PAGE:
wow, I haven't seen so many shills in one place in quite a while. the reason you are being called out isn't because of your position but because you conveniently leave out details which completely invalidate your arguments.
1. secret courts - yes, the original intention was to make sure there was probable cause before the court was to issue a warrant. In reality, even statements by the court indicate that it has been not much more than a rubber stamp. Less that one percent of requests for warrants have actually been denied. The court is not protecting any citizens. It is protecting the impression of process and procedures so that the government cannot be sued for breaking fourth amendment protections.
2. Spying on everyone. - yes, we all know that the NSA director perjured himself when he said that only metadata was being collected. Within weeks, the rest of us learned about prism which collects not only metadata but content itself. The fact that you leave this out means to me that you know your argument is flawed and that you are trying to discount and minimize facts and evidence that has already been publicly disseminated.
blah blah blah. more bullshit about things being legal that in fact were not legal until unconstitutional laws were instituted to make them less illegal. Lets not even get into the fact that when these laws were passed, the senate intelligence committee did not even know about prism and other programs which were meant to "collect all data".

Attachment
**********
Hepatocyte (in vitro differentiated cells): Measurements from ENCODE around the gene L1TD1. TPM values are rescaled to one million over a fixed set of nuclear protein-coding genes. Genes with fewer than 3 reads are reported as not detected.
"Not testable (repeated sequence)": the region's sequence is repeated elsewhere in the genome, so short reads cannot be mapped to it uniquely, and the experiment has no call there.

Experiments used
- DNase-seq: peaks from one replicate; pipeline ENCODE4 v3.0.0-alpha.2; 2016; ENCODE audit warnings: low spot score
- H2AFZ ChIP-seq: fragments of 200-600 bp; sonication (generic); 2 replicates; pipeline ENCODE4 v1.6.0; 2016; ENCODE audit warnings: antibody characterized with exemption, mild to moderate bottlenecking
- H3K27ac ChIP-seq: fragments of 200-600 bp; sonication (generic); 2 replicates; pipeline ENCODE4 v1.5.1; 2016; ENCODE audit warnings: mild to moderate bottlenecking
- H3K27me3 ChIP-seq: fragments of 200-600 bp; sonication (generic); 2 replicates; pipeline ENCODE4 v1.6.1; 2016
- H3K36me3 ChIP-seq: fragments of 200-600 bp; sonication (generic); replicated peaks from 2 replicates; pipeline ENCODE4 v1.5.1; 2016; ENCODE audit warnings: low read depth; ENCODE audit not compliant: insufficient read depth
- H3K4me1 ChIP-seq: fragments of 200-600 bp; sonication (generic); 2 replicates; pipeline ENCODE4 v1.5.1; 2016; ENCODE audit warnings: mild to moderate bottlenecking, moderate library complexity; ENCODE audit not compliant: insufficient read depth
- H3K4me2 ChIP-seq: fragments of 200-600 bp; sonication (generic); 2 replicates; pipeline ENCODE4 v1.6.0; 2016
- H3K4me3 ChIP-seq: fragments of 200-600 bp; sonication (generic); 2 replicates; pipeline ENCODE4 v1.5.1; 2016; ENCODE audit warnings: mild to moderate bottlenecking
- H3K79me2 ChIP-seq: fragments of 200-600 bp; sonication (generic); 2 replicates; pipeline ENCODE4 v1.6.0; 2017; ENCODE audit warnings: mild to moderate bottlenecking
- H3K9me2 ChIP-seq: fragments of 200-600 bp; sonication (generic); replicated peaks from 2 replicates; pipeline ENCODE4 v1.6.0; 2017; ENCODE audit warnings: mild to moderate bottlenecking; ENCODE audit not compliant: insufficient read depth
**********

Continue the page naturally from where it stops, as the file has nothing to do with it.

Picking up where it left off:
As for phone record metadata, this is the type of information that government and investigators used to need a warrant to get and they needed to request it from the phone company. Now you are implying that a warrant isn't needed because it's public information and therefore there is no expectation of privacy. FUCK YOU! If there is a reason to suspect someone of a crime, then there is cause to get a warrant. If there isn't, then you have no claim to that or any other information.
Blah blah blah. About the NSA and breaking laws. Laws have been created to make what the NSA is doing "legal". That does not in any way mean that it is constitutional. These things are not at all equivalent to how things were in 1979 or even before the patriot act. You are disingenuous to imply that these things are even remotely equivalent. In 1979, the intelligence infrastructure was even remotely set up to monitor the activities of normal American citizens.
Blah blah blah. terrorists use the same networks and such. You know there was a time when the intelligence services needed to actually do real investigative work. They didn't just get to treat everyone like a criminal until one committed a crime.
Freedom isn't free. It's difficult and expensive. Attempting to take away peoples privacy and autonomy to make the jobs at the NSA easier doesn't make us more free. It makes us less free. Being free without the freedom part of it is actually not being free. Even if some government officials are lying to you about how much freedom you actually have.